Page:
I think this is what most retirees refer to as "keeping themselves busy."  They find activities they enjoy, and schedule them on a weekly basis.  Tuesday: tennis, Wednesday: bridge, Thursday: volunteer at such and such.  In essence what they are doing is removing the excess time and replacing it with joyful activities.  But since the activities I seek (personal fitness, daily bible study, educational/recreational reading) can each be home-bound single person tasks, the only one to hold me accountable is, well, me.  This makes it far too easy to let these goals slip by as quickly as time itself.  To make the most of each day God lays before me, not just in spending time with my family but in maximizing my personal life, I must be more disciplined than ever.  

It's was about two months between when I first wrote the above and then actually typed it up, proving all I've written, I suppose.  In that time I've been introduced to a couple of ideas.  First is Parkinson's law: "Work expands so as to fill the time available for its completion."  I'm haven't read up on it anymore than that single quote, but it seems to fit here very well.  Additionally, I have discovered that though I am often not efficient with my time, I still occasionally become overtaken by this sense to accomplish something!  It may be straightening up around the house, some minor bike or vehicle maintenance, or any other small task.  I think I like to see measurable and tangible results from my work, and such tasks fill that need.  I get that inner urge from time to time that I need to be more productive.  These "Nagging Voices of Success", as described by blogger Mr. Money Mustache, pop up from my subconscious frequently enough to keep me from destroying myself through laziness, but not often enough to make me a workaholic.   I'm somewhat like Mrs. Money Mustache, requiring intentional routine placed in each day to make the most out of life.  "Routine Will Oil the Machine", as she says. Routine certainly seems to be the trick, since I have biked more in my last five day string of work than I did in the previous five months.  That's saying something.  

With the goal now simply to create routine and deadlines within my own life, we'll see if I can achieve the productive yet low stress balance I'm looking for.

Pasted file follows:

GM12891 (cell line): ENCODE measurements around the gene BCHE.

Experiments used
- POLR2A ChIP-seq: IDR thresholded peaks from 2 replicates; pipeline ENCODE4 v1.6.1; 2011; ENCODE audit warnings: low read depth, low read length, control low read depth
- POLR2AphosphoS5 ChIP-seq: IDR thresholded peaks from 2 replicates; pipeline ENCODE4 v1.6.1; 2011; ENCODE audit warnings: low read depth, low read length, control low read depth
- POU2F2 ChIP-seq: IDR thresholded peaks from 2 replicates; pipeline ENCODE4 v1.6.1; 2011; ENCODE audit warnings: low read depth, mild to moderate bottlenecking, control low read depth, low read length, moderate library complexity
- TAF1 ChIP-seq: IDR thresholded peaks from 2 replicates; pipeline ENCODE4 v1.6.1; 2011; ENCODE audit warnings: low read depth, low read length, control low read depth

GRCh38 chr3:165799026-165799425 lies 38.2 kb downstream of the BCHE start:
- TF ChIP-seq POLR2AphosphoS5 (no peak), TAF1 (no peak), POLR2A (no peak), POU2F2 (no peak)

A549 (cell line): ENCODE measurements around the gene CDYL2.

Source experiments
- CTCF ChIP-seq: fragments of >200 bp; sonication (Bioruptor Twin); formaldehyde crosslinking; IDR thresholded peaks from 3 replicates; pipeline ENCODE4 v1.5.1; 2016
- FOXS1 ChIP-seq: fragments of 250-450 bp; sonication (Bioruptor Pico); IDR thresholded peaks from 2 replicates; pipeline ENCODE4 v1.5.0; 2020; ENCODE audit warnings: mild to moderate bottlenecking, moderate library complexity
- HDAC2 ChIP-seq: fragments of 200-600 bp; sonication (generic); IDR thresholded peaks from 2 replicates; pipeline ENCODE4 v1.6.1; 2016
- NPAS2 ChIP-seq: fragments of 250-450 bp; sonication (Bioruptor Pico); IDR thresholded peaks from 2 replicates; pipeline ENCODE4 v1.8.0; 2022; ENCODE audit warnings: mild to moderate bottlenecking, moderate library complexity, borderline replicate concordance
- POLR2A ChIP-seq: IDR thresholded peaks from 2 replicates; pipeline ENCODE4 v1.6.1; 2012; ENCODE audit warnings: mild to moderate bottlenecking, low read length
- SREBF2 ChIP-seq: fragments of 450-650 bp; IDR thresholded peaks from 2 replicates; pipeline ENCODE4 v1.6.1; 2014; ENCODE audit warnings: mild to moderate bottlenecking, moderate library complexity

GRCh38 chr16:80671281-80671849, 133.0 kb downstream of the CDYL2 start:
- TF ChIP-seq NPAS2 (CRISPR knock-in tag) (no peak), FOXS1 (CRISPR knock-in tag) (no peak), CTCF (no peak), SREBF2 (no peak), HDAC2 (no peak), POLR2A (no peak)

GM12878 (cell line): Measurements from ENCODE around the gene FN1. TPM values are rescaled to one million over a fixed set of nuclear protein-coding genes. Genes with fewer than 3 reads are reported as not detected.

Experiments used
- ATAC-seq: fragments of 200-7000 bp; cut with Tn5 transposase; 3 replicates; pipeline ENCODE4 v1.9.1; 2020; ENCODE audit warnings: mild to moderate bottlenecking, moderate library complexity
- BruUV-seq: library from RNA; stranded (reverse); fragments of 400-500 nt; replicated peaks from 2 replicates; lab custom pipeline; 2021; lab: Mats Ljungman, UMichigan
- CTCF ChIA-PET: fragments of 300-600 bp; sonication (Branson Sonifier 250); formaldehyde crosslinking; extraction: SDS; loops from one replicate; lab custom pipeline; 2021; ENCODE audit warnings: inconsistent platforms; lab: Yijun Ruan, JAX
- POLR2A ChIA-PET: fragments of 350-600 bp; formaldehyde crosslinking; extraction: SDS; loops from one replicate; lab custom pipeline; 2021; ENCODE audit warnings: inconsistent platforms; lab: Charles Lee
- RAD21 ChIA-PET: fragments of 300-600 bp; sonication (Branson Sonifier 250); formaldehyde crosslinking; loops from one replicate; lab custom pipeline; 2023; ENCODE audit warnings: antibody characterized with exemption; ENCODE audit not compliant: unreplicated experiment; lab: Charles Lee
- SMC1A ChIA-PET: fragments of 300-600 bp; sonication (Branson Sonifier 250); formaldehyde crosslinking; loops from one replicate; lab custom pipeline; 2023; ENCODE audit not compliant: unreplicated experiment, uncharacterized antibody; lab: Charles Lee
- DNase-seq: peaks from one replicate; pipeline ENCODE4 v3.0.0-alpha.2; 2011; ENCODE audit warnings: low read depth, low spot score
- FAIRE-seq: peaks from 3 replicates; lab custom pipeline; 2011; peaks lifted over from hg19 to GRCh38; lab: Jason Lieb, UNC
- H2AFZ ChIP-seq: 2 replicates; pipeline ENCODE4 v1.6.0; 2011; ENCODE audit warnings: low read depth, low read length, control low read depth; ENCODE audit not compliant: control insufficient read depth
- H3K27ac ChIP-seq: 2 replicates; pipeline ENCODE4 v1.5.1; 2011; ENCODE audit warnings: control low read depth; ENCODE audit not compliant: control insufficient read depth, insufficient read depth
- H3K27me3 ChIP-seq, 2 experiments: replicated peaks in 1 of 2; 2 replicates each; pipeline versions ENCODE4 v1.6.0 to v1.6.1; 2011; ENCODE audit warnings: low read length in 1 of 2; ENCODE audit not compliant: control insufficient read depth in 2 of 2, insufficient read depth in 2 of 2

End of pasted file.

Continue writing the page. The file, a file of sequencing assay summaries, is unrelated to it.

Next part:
Friday, June 10, 2016

Disney on a Dollar

Seriously... $1 and some gas on our day at Disney.  Mind you we have a 4yr old, 2 yr old, and 6 month old.  All of whom are very easy to please.  My husband and I decided we wanted to do Disney, but not go into the parks...say WHAT?!?!?!  With our kids so young, even with a military discount we couldn't justify dropping over $500 on tickets for something none of them will remember.  Not to mention it's insanely hot, they still take naps midday and two of the three kids are too short to ride a LOT of rides.  Don't get me wrong, the parks offer plenty for my 3 little monkeys, but we decided to hold off for a few years.  So I started doing some research on how to make the best of our FREE day at Disney.

We attempted this 3 years ago when we only had one munchkin and it was way easier to just wing it, but this time I wanted a plan.  Plans are essential for me to avoid tantrums, mine...not the kids...OK maybe the kids too.  So this is what we did.  I've added some links to great resources at the bottom of this blog for reference.

We started out at Disney Springs (AKA Downtown Disney, they seem to change the name every few years).  FREE parking at Disney springs...even parking for our beast of a vehicle with a kayak strapped to the top.  (**For you RV folks, if you need to bring the house with, they do have over-sized parking on the west side.)  Disney Springs has some great activities, street performers, the Lego store (with interactive Lego building), T-Rex restaurant, and my personal favorite, Ghirardelli!!  We attempted T-Rex on a previous evening, waited the 20 minutes for a table, were seated and then ended up leaving a tip for our water and high-tailing it out of there when we had a terrified 2 yr old and a 4 yr old who wouln't remove his hands from his ears, claiming it was too loud.